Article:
Not all laptops give you an option to upgrade the graphics. After all, these portable guys can only accommodate so many things. In some cases, that’s an intentional move to give you a balanced, budget friendly choice (the pavilion dm1). In other cases, they give you a jolt for a great experience playing games a-go-go (like on the Envy 14). But if you see a laptop with the upgradable graphics option, I’d say seriously think about it. This isn’t something you can go in and change after the fact very easily. If at all. As an addendum to this graphics card madness, I know it's tough to make sense which graphics card is on top of the heap. I found this incredibly handy Graphics Card Hierarchy list at Tom's Hardware. Check it out!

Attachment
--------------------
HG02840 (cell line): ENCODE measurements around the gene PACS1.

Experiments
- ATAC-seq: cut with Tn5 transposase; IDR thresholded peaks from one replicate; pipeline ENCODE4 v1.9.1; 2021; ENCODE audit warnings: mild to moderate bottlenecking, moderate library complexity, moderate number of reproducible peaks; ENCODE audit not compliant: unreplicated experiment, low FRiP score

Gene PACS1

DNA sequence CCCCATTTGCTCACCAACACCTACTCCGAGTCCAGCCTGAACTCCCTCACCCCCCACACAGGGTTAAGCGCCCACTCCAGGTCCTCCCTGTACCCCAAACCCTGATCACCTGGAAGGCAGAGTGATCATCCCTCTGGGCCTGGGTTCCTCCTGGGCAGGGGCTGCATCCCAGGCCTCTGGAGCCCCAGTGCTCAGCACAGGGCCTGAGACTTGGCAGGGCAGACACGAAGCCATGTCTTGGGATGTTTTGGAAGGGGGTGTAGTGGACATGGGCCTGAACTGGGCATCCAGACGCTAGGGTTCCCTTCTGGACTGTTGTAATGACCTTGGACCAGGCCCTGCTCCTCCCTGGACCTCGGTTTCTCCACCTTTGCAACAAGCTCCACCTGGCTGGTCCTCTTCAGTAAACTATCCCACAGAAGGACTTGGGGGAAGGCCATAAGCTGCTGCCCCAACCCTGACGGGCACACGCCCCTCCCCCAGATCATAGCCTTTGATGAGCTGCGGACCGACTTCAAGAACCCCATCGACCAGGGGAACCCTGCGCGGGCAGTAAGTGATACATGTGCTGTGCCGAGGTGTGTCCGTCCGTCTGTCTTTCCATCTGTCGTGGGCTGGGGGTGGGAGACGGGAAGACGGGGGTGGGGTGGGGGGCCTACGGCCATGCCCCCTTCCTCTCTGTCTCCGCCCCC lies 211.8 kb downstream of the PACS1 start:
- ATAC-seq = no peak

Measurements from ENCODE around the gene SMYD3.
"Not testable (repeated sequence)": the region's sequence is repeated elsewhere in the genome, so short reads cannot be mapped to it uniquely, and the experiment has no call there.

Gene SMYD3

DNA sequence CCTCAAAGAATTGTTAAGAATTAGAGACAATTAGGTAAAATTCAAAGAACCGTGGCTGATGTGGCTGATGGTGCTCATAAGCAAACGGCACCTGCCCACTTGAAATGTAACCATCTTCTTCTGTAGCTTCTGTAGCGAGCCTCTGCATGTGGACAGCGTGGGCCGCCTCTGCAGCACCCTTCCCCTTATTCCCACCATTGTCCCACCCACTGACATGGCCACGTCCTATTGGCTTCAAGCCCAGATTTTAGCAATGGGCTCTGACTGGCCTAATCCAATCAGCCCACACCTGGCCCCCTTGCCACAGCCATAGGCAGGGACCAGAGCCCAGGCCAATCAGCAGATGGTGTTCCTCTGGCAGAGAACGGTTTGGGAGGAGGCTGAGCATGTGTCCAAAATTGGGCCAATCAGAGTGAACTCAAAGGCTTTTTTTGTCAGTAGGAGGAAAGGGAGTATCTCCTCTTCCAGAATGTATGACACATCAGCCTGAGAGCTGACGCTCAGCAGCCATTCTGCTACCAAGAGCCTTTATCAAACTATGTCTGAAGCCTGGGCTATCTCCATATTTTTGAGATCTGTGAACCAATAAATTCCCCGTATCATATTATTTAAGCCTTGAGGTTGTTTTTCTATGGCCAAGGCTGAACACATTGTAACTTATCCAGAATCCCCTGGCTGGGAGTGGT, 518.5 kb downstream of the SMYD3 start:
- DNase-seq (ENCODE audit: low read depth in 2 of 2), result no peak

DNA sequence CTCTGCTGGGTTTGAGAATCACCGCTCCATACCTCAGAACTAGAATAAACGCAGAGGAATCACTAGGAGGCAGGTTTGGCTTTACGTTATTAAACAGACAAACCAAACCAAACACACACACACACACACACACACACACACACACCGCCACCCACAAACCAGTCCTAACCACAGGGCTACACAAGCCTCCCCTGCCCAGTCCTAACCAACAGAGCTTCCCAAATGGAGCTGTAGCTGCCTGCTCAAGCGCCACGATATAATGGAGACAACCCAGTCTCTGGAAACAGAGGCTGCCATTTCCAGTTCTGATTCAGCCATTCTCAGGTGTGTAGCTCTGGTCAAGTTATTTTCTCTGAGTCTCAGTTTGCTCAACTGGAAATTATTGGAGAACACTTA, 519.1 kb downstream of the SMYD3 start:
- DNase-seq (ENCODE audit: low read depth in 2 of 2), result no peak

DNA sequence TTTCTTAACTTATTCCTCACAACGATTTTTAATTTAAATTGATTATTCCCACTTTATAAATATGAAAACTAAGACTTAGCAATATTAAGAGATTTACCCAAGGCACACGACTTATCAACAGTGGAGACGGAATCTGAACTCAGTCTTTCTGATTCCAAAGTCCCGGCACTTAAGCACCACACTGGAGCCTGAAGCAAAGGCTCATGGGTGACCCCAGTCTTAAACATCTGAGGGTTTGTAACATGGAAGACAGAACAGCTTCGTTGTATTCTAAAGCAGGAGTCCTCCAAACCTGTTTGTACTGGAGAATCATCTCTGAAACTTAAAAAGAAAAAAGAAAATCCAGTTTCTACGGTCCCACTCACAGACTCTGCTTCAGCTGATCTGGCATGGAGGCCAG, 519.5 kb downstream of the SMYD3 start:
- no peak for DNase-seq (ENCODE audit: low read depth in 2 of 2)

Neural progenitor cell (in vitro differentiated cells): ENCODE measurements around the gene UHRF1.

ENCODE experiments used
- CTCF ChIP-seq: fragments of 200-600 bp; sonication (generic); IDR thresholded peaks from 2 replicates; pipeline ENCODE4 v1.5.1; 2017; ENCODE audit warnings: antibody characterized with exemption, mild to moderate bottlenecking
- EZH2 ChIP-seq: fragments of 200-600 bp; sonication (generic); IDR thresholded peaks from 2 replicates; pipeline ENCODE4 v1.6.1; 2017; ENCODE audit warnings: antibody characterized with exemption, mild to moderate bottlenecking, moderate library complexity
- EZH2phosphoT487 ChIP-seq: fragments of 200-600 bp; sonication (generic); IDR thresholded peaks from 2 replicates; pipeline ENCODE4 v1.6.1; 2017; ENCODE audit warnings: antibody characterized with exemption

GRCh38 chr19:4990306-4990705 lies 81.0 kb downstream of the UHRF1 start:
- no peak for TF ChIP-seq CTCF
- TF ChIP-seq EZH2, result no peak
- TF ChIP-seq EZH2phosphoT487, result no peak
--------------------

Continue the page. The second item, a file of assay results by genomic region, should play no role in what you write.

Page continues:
The CPU is another one of those set-in-stone decisions. You’re making a life-long commitment to whichever CPU you choose. Now as a guy that has high-performance aspirations, but a bargain-basement budget, I go for a good middle-ground setup. Take the Envy 14, for example. I’d load that guy up with an Intel Core i7-2630QM for a reasonably-priced, hyper-threaded performance boost in some software. Add some RAM whenever you want to pay for an extra boost and you’re golden.
There are some unmentionables as well. Screen size, brightness, audio quality….and something most people take for granted: The keyboard and mouse. These are all subjective things that you need to test for yourself on your own terms to make sure that they work for your body.
A quick thought on hard drives and storage…..